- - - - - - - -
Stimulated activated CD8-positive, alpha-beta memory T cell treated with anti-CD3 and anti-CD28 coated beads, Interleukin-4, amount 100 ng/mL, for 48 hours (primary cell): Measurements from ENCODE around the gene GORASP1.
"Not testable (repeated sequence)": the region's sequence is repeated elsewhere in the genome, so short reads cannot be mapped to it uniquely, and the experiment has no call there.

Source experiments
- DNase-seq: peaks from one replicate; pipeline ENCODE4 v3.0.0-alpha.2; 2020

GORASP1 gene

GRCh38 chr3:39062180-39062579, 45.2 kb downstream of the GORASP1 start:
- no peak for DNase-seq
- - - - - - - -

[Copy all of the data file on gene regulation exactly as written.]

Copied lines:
Stimulated activated CD8-positive, alpha-beta memory T cell treated with anti-CD3 and anti-CD28 coated beads, Interleukin-4, amount 100 ng/mL, for 48 hours (primary cell): Measurements from ENCODE around the gene GORASP1.
"Not testable (repeated sequence)": the region's sequence is repeated elsewhere in the genome, so short reads cannot be mapped to it uniquely, and the experiment has no call there.

Source experiments
- DNase-seq: peaks from one replicate; pipeline ENCODE4 v3.0.0-alpha.2; 2020

GORASP1 gene

GRCh38 chr3:39062180-39062579, 45.2 kb downstream of the GORASP1 start:
- no peak for DNase-seq